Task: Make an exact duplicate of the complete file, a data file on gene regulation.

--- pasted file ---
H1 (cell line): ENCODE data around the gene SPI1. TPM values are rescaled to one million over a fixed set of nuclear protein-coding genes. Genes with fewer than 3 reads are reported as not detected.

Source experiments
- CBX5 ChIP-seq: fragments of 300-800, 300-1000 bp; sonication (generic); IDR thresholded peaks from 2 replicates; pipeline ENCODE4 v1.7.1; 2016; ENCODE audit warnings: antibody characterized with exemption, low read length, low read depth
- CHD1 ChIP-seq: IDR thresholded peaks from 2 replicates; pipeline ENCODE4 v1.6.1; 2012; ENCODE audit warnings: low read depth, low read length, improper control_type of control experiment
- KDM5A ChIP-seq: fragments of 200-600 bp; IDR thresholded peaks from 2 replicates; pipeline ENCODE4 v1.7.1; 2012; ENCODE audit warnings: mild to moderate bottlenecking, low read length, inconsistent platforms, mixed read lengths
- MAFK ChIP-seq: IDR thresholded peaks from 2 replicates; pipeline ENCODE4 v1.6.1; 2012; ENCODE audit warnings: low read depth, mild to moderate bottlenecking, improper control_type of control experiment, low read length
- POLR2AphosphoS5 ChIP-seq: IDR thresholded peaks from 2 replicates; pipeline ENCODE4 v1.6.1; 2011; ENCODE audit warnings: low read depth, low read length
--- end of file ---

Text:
H1 (cell line): ENCODE data around the gene SPI1. TPM values are rescaled to one million over a fixed set of nuclear protein-coding genes. Genes with fewer than 3 reads are reported as not detected.

Source experiments
- CBX5 ChIP-seq: fragments of 300-800, 300-1000 bp; sonication (generic); IDR thresholded peaks from 2 replicates; pipeline ENCODE4 v1.7.1; 2016; ENCODE audit warnings: antibody characterized with exemption, low read length, low read depth
- CHD1 ChIP-seq: IDR thresholded peaks from 2 replicates; pipeline ENCODE4 v1.6.1; 2012; ENCODE audit warnings: low read depth, low read length, improper control_type of control experiment
- KDM5A ChIP-seq: fragments of 200-600 bp; IDR thresholded peaks from 2 replicates; pipeline ENCODE4 v1.7.1; 2012; ENCODE audit warnings: mild to moderate bottlenecking, low read length, inconsistent platforms, mixed read lengths
- MAFK ChIP-seq: IDR thresholded peaks from 2 replicates; pipeline ENCODE4 v1.6.1; 2012; ENCODE audit warnings: low read depth, mild to moderate bottlenecking, improper control_type of control experiment, low read length
- POLR2AphosphoS5 ChIP-seq: IDR thresholded peaks from 2 replicates; pipeline ENCODE4 v1.6.1; 2011; ENCODE audit warnings: low read depth, low read length